I don't understand this, you completely side stepped Peter's point. He asked you if the pull out was good, a posative action done by Israel. You have again launched into why the Gaza occupation was wrong, but fail to address the pull out.

We understand why you thought the Gaza occupation was wrong, but do you think the pull out was right? Indeed, a right, done by Israel?

An aside, to Jonathan, I agree Peter name called and assumed a bit about CC, but in your reply, you just name called an entire group of bloggers. Very impressive, sure works toward supporting your arguement :)

Finally, speaking of historical context, I might add a few tidbits that color this situation a little differently. Firstly, the refugee problem was created when the surrounding arab nations requested the Palestinians leave, ahead of the war. With wars end, and Israels demise, they could return. Didn't quite work out that way. Secondly, in 1967 when Israel gained the Gaza territory, they were in fact attacked, and fighting a war of defense. Wasn't the first time, wouldn't be the last. The main aggressors were always arab nations.

I wonder what steps Egypt, Jordan, Iraq, and Syria are taking to allieve and heal the ills they brought upon the Palestinians???

Ann Coulter of Canada said...

Get this thru your thick moonbat head "Canadian Cynic.. if that *really* IS your name!"

We rightwingers who complain incessantly about being called racists and rednecks all the time, by liberals and progs and Dippers or by the politically correct Vast Liberal Media Conspiracy (VLMC) get to call other people "anti-semite" anytime we feel like.

2 wrongs don't make a right! But three wrongs breaks the tie!

That's Ethics and Moral Consistency for you CanCon Style!

Larix said...


Ariel Sharon on unilateral disengagement from Gaza - "this should be seen as a punishment and not a reward for the Palestinians".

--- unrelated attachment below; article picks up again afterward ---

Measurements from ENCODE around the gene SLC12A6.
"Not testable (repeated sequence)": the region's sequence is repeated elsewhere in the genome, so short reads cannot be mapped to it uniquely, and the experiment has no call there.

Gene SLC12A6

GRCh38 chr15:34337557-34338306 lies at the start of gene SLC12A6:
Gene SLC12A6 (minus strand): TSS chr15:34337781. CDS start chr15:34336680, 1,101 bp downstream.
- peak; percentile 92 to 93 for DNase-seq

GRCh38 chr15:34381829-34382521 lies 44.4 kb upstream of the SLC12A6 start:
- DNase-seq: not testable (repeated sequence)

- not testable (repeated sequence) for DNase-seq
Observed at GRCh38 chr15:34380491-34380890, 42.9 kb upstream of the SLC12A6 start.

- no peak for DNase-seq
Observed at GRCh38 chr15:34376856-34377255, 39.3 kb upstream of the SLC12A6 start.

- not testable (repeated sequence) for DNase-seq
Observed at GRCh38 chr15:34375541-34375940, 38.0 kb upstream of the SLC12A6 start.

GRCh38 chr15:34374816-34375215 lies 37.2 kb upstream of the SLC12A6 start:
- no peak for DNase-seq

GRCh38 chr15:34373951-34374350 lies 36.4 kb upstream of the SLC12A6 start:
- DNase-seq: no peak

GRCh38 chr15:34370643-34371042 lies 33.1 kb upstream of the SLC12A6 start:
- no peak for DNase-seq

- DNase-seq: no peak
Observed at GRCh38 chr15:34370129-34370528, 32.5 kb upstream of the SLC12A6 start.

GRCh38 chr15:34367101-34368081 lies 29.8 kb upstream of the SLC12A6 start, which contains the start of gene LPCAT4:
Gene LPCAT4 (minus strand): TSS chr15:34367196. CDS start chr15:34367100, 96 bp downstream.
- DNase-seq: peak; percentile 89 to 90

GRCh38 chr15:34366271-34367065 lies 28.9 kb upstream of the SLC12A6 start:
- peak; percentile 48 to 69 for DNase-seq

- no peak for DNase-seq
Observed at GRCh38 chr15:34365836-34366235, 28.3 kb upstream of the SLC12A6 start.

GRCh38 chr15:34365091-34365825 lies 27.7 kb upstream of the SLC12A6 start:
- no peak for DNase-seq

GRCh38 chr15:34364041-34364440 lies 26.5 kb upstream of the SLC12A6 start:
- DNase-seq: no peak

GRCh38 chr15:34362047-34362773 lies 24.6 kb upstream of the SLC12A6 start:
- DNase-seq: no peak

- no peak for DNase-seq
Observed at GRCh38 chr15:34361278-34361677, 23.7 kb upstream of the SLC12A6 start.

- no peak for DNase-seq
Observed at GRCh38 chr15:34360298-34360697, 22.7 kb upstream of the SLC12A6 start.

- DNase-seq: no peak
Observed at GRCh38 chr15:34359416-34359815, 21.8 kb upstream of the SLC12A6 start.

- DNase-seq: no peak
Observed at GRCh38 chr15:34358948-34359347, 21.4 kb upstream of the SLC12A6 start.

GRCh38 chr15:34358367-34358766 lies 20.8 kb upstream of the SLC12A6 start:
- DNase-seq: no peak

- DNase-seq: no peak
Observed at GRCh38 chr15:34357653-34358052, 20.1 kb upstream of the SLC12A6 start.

Basically the Iraesli tactics here are to leave Gaza Palestinians with no soverignity, water control or economy. Besides the Gaza borders are easily controlled always allowing the IDF to roll in at the drop of a hat.

Here's another good quote- Sharon has said that his withdrawal plan is a part of Bush’s much vaunted "road map" to peace and Palestinian statehood. This is curious since his most trusted adviser, Dov Weisglass, is on record as saying that "the significance of the disengagement plan is the freezing of the peace process, and when you freeze that process, you prevent the establishment of a Palestinian state, and you prevent a discussion on the refugees, the borders and Jerusalem. Effectively, this whole package called the Palestinian state with all that it entails, has been removed indefinitely from our agenda". So the idea of following the road map is yet another lie by Sharon, though Weisglass was forced to withdraw his prepared statement.


So its not good or positive just another method of stifling Palestinian dreams of freedom.

Your wrong on the Six day war. Israel attacked Eygpt, Syria, Jordan and Lebanon before they could attack first. And they have no right to the terroity for it was siezed by military force.
Just like Saddam had no right to Kuwait just because he conquered it.

I'm guessing the last question is retorical. But I'll give a short answer. Those countries aren't exactly shining models but unlike Israel they dont occupy Palestinian lands and kill them (not anymore). Rather they send humanitarian aid, build them houses ( Saddam was all ova that one), and allow Palestians to stey in their respective countries i.e. 1.5 million Palestinians in Jordan.

Peace bro